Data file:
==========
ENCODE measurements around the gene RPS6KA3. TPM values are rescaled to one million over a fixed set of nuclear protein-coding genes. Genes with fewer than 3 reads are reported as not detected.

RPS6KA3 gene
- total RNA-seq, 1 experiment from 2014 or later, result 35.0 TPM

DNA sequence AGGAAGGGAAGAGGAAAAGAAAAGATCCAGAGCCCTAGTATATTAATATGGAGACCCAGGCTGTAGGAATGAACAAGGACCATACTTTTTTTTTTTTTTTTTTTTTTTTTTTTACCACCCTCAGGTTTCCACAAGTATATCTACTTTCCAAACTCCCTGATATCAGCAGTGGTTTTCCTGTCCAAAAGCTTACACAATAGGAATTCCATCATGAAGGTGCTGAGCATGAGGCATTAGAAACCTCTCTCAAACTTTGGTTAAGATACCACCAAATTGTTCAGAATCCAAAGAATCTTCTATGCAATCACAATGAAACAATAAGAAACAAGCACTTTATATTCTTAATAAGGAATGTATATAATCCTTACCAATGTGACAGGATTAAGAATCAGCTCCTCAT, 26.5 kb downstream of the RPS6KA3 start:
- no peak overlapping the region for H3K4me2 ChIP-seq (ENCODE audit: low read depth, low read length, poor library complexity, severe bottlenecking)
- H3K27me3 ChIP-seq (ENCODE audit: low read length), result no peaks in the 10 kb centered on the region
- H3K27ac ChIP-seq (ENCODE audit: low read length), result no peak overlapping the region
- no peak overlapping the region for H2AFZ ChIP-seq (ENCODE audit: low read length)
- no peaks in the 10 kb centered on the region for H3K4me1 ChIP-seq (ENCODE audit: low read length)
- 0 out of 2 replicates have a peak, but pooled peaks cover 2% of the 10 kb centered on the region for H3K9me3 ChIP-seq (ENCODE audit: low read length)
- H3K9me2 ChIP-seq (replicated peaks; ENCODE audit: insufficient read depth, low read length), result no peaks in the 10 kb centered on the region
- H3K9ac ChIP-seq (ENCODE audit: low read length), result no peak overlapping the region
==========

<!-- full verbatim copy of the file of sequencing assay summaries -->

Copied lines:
ENCODE measurements around the gene RPS6KA3. TPM values are rescaled to one million over a fixed set of nuclear protein-coding genes. Genes with fewer than 3 reads are reported as not detected.

RPS6KA3 gene
- total RNA-seq, 1 experiment from 2014 or later, result 35.0 TPM

DNA sequence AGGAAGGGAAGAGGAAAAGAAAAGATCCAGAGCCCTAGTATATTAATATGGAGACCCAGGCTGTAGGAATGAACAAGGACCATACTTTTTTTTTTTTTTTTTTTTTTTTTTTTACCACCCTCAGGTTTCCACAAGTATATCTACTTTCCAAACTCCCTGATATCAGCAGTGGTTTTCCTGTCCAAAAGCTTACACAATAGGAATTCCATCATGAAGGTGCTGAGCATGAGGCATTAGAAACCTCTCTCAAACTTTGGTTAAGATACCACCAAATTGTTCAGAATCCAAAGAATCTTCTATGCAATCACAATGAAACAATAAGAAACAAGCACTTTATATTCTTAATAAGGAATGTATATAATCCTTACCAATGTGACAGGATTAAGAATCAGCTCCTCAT, 26.5 kb downstream of the RPS6KA3 start:
- no peak overlapping the region for H3K4me2 ChIP-seq (ENCODE audit: low read depth, low read length, poor library complexity, severe bottlenecking)
- H3K27me3 ChIP-seq (ENCODE audit: low read length), result no peaks in the 10 kb centered on the region
- H3K27ac ChIP-seq (ENCODE audit: low read length), result no peak overlapping the region
- no peak overlapping the region for H2AFZ ChIP-seq (ENCODE audit: low read length)
- no peaks in the 10 kb centered on the region for H3K4me1 ChIP-seq (ENCODE audit: low read length)
- 0 out of 2 replicates have a peak, but pooled peaks cover 2% of the 10 kb centered on the region for H3K9me3 ChIP-seq (ENCODE audit: low read length)
- H3K9me2 ChIP-seq (replicated peaks; ENCODE audit: insufficient read depth, low read length), result no peaks in the 10 kb centered on the region
- H3K9ac ChIP-seq (ENCODE audit: low read length), result no peak overlapping the region